On the occasion that I go back and read previous posts I am at once astounded and proud of how good and insightful some of them are, and also disappointed at how incomplete or lacking in any innovative thinking others are. To the astute reader, I have revealed a lot here, about myself, and human nature in general.

It was never for anyone but me. I never promoted it or cared how many people looked on. It’s simply my art, and started as a way to get some basic thoughts down. Something about writing things down codifies them, forcing the writer to think rationally in complete sentences and to ground statements and feelings. A worthy exercise, and one I think I got better at over the seven years of posts.

It evolved, as I knew it would, though I found myself surprised at how it evolved. I don’t know how obvious it is, but there was actually a turning point in the nature and presentation of the subject matter. It would be interesting to bring someone in to read through it all to see if that stands out. It’s blatantly obvious to me when I read many of the posts before and after that time. It happened over a number of months, but began here (not coincidentally, that post is the most linked to throughout the rest of the blog, barely beating this one.), and began to get momentum here. Life changes, sometimes in ways that there is no undo button for.

As a sort of farewell gift, I offer up my top 50 favorite posts (not already linked elsewhere in this one), which was an agonizing process that probably wasn’t worth the time it took, especially since the list would likely be different if I did it again next week. I hope that for those who come along later, this might get you started with what’s behind the scenes here. In chronological order…

  1. Common Sense
  2. If the Voltage Gets High Enough…
  3. Boundaries
  4. Start by Doing a Good Job
  5. Religion and Politics
  6. Hierarchy of Money
  7. Science Has a PR Problem Too
  8. Policies
  9. Brass Tacks
  10. Battle of the Unknown
  11. Compromise
  12. Love Will Find a Way
  13. Get Comfortable Being Uncomfortable
  14. The Curse of Perseverance
  15. Love and Trust
  16. I See Dead People
  17. Serendipity
  18. Dedication
  19. The Drain of Friction
  20. The Value of Images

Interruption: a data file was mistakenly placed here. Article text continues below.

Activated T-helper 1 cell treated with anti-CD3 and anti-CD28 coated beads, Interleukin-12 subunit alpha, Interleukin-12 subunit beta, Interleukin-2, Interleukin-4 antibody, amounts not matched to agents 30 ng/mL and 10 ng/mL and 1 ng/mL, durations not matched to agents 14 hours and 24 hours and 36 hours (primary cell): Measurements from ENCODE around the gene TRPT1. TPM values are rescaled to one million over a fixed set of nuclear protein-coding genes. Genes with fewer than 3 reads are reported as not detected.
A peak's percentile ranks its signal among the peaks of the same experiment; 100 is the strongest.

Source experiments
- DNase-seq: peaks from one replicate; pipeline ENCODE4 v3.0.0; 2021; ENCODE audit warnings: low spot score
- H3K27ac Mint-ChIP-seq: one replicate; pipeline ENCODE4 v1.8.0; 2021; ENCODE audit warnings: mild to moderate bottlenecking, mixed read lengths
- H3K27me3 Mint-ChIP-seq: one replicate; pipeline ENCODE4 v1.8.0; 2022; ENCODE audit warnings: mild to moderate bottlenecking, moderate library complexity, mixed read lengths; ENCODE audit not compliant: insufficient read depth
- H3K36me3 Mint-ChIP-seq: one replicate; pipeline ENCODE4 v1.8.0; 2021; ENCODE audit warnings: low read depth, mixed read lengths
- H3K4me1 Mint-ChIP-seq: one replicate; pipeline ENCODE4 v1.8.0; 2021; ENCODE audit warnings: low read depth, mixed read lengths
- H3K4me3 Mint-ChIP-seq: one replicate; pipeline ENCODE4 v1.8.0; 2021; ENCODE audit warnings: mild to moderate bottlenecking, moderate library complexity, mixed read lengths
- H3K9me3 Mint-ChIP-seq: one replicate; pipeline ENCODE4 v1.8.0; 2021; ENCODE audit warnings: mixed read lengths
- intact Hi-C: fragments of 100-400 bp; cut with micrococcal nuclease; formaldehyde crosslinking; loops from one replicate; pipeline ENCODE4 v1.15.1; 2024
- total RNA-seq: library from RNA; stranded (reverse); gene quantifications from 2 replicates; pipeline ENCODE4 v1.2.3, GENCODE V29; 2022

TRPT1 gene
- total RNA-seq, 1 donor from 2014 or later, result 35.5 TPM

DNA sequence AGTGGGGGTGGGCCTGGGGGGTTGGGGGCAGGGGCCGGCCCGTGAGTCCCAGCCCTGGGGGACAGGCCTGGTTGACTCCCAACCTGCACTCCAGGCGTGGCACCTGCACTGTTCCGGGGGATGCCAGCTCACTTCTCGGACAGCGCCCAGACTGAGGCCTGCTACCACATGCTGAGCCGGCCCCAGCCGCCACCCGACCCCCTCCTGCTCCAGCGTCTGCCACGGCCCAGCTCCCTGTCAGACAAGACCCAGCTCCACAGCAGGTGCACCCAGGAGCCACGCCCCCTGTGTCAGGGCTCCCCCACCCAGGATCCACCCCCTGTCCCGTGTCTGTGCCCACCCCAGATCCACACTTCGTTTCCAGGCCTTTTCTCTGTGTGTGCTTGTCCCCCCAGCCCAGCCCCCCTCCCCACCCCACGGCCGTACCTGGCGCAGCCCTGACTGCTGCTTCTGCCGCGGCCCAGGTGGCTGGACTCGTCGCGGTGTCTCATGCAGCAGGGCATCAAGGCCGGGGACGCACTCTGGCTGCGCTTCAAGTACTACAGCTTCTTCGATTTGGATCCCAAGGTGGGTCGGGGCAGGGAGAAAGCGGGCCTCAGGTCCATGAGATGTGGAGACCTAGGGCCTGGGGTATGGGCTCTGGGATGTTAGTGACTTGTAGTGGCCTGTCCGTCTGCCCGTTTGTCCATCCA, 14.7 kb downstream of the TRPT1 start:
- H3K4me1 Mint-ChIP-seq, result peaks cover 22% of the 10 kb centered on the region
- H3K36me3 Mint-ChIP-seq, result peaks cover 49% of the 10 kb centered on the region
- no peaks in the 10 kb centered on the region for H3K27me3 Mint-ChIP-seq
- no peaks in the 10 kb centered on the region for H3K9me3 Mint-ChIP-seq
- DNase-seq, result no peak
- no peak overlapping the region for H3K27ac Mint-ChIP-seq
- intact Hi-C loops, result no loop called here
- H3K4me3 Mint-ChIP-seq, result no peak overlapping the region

21. What Life Really Is
  22. Ideal World
  23. The Chosen Ones
  24. Forgive
  25. A Metaphor for Life
  26. The Result of Answers
  27. Creativity
  28. In the Flesh
  29. Move Past Go
  30. The Pretty Girl Gets Kissed
  31. A Beautiful Story
  32. Hope is Not a Strategy
  33. Morality
  34. Caged
  35. Free Will is Fake
  36. Burning Ships
  37. Blind Spot
  38. Delusions
  39. Why Love Wins
  40. Strength
  41. One Step
  42. Trust, the Hidden Part
  43. Probability: Facts, Statistics, and Reality
  44. Changes
  45. Pride and Face
  46. Comfort
  47. Atheism: Instrumental versus intrinsic
  48. Reasons or Excuses
  49. New Information
  50. The Opposite of Success
  51. Bonus: the whole Happiness series

 

And here are a few random facts.

  • The most visitors to the blog in one day was on 1/6/2015, after this post.
  • 2015 was the busiest year for visitors, with 2011 close behind.
  • 2015 also has the most published posts, at 81.
  • Nearly 2,000 unique people visited the blog throughout 2015.
  • After the United States, Germany had the most visitors.
  • The most viewed page, by far, was the home page.
  • The most looked at post was this one, followed by this. It appears traffic to the site was more influenced by my use of a couple of popular terms people search for than the actual content of the blog. Humbling, though not surprising.
  • The longest time gap between when an entry was started and when it was actually completed and posted was 56 months.
  • There are almost 1,000 comments posted across the 493 blog entries.
  • There are over 22,000 comments not posted, as they marked as spam. Unfortunately some of those are/were legitimate comments. I never got to sorting them all out. Sorry about that.
  • There were 520 images posted over the course of the blog. The images are very important, and often contained additional information/meaning.

To quote a friend, “It’s time.” I could drone on about all that I’m thinking as the final letters get typed, and the unused material gets trashed, but it’s a frivolous delay of what I have decided.

It’s a lot like life. Time runs out while we still have things on our to do list.

I do have another potential endeavor in the works. If anything gets going on that I may return here to leave a trail of bread crumbs to it.

And with that, I bid you adieu.

All the best,

David Stewart

 

 

 

 

Next Page »



%d bloggers like this: